Director: Peter Jackson
Cast: Martin Freeman, Ian McKellen, Richard Armitage, Evangeline Lilly, Orlando Bloom, Lee Pace, Luke Evans
Plot: Bilbo Baggins and the dwarfs continue their quest towards reclaiming Erebor, encountering many obstacles along the way, including orcs, elves, giant spiders and a huge dragon.
Review: The second instalment of The Hobbit is a step up from the previous one. Whilst An Unexpected Journey was a bit draggy at times, The Desolation Of Smaug feels much more kinetic as Peter Jackson kicks up the pace into a higher gear, while at the same time dispensing some good drama to go with it.
As with the previous film, the special effects and cinematography are excellent, so there's no need for me to elaborate further on that. I can tell you that the sense of urgency is much more obvious this time, which did the film a lot of good. The tone is definitely darker as the group faces hurdle after hurdle on their journey, from Shelob's ancestors to the fierce orcs from the last instalment, to unfriendly elves led by King Thranduil and lastly, the big bad himself, Smaug the dragon. In line with all this, the action sequences are awesome to behold. The best one has to be the barrel in the river sequence, where Bilbo and the dwarves travel down the river in empty barrels while being pursued by orcs and elves. It's a breathless sequence that hasn't been seen since the final fight in Fellowship Of The Ring.
Of the cast, Richard Armitage is still the top guy in my eyes. Even though Martin Freeman's Bilbo gets a lot of attention here, always being the guy that gives the dwarves their edge in a dire situation, it is Armitage's Thorin Oakenshield that shines the brightest. Thorin is a leader that is simply trying to do right by his people, and along the way he is forced to make a few tough decisions. Armitage's facial expressions truly fit the burden Thorin carries. Freeman on the other hand gets to have fun while showing slowly but surely, his corruption from holding that ring too long. Ian McKellen gets less screentime here as Gandalf, going off on his own on a mission at the beginning, but still commands presence whenever he comes on.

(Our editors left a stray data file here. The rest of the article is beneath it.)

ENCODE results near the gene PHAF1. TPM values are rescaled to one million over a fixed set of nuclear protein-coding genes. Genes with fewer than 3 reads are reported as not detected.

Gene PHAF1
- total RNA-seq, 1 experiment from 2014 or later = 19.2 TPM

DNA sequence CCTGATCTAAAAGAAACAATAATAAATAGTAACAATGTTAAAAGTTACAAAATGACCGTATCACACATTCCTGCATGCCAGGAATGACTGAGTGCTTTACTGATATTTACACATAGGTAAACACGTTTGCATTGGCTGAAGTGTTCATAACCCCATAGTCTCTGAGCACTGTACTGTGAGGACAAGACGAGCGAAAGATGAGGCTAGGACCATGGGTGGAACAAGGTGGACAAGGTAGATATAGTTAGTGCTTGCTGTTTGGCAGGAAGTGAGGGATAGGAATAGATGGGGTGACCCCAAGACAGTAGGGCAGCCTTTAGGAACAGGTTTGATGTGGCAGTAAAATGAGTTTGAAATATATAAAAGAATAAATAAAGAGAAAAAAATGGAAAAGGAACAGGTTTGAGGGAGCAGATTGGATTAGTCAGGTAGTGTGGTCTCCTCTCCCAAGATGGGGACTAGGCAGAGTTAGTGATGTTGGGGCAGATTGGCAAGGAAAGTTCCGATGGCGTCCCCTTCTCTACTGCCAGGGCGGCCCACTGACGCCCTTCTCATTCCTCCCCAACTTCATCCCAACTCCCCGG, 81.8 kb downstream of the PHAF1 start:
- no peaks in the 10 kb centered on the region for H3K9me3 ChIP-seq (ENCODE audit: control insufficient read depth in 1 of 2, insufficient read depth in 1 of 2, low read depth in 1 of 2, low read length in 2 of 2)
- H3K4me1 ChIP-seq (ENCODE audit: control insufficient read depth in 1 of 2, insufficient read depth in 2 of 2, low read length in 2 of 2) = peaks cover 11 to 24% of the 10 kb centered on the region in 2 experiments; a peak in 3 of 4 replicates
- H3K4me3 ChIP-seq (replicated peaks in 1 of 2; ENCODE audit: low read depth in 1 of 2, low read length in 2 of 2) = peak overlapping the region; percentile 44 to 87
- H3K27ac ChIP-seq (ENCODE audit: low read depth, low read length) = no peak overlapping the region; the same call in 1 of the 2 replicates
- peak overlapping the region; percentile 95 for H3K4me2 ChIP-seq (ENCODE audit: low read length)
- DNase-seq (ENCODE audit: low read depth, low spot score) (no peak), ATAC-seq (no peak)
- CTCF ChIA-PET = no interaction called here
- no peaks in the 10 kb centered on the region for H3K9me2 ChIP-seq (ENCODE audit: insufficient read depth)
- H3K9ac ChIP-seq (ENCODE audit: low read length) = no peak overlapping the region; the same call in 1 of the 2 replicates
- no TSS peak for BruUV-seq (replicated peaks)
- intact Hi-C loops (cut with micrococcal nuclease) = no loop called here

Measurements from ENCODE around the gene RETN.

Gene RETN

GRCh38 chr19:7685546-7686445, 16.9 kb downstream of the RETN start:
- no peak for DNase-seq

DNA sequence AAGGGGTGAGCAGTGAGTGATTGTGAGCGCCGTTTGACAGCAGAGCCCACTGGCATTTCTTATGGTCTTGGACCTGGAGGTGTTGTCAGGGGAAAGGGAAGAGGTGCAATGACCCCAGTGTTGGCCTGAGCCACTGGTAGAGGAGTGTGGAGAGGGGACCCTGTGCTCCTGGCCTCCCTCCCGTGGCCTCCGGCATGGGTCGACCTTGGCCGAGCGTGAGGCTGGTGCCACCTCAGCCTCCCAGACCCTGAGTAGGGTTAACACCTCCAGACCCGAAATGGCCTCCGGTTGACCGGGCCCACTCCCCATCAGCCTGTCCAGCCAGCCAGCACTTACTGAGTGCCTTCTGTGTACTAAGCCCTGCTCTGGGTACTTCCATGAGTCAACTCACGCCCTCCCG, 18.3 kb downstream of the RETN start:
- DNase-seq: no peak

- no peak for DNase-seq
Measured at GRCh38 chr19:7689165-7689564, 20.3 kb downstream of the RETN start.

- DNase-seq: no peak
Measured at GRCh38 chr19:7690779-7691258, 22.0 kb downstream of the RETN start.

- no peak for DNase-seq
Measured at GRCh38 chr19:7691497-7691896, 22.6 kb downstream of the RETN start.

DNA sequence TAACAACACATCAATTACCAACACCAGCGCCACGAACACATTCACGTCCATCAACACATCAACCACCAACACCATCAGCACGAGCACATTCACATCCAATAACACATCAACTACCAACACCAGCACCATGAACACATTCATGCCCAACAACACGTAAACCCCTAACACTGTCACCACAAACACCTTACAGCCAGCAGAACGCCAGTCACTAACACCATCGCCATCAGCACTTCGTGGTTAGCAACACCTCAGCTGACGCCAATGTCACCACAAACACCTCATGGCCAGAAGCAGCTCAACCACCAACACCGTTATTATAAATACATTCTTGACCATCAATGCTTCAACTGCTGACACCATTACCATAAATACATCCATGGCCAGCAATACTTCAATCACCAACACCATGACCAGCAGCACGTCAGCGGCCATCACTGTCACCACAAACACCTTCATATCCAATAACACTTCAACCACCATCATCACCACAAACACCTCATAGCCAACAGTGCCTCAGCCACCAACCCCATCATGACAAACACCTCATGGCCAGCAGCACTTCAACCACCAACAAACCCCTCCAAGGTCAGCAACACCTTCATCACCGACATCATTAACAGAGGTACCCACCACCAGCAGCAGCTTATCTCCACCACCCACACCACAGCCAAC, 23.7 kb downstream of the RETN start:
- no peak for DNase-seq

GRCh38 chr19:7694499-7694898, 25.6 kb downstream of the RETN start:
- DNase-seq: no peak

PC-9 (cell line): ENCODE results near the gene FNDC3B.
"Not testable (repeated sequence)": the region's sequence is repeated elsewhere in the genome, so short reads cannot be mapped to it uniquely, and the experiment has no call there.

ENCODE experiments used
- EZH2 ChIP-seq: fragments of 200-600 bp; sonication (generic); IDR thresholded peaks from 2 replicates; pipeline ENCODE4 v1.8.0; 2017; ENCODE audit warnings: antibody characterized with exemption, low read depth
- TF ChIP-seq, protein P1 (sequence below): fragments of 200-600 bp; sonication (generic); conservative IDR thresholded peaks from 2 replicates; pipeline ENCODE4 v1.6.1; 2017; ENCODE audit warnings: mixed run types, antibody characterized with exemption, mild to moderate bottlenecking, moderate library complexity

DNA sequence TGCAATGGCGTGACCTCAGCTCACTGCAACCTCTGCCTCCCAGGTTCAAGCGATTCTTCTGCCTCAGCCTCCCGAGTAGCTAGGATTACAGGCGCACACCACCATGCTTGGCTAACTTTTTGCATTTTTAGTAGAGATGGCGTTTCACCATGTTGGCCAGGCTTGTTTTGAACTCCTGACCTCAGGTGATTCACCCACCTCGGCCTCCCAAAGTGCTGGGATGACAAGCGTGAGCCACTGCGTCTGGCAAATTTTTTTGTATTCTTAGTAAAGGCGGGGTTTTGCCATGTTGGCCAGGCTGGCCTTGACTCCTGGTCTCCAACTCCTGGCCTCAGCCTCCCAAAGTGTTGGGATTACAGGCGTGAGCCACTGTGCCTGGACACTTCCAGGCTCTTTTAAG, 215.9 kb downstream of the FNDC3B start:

Evangeline Lilly plays Tauriel, an elf character not created by Tolkien, who is feisty and brave. She is a lot like her character Kate from Lost. As good as she is though, Orlando Bloom outshines her as the badass Legolas, who wasn't in this book, but shows up to dispense orcs in awesome fashion. Unfortunately Bloom is unable to hide the fact that he's much older now, no matter how much makeup he puts on. Lee Pace puts in an interesting performance as Legolas' father Thranduil, who is rather eccentric compared to the Rivendell elves. Luke Evans makes his time count as Bard, a bargeman who assists the dwarves in the last third of the film, and Benedict Cumberbatch lends his voice as Smaug, though with all the echoing effects they did to it to imitate a dragon's sound, you can't even tell it's him, which is rather pointless in my opinion.
As it turns out, The Desolation Of Smaug is a fine improvement from An Unexpected Journey. The cliffhanger ending is not pleasant for sure, but it will make you anxious for the finale next year. Recommended. (4/5)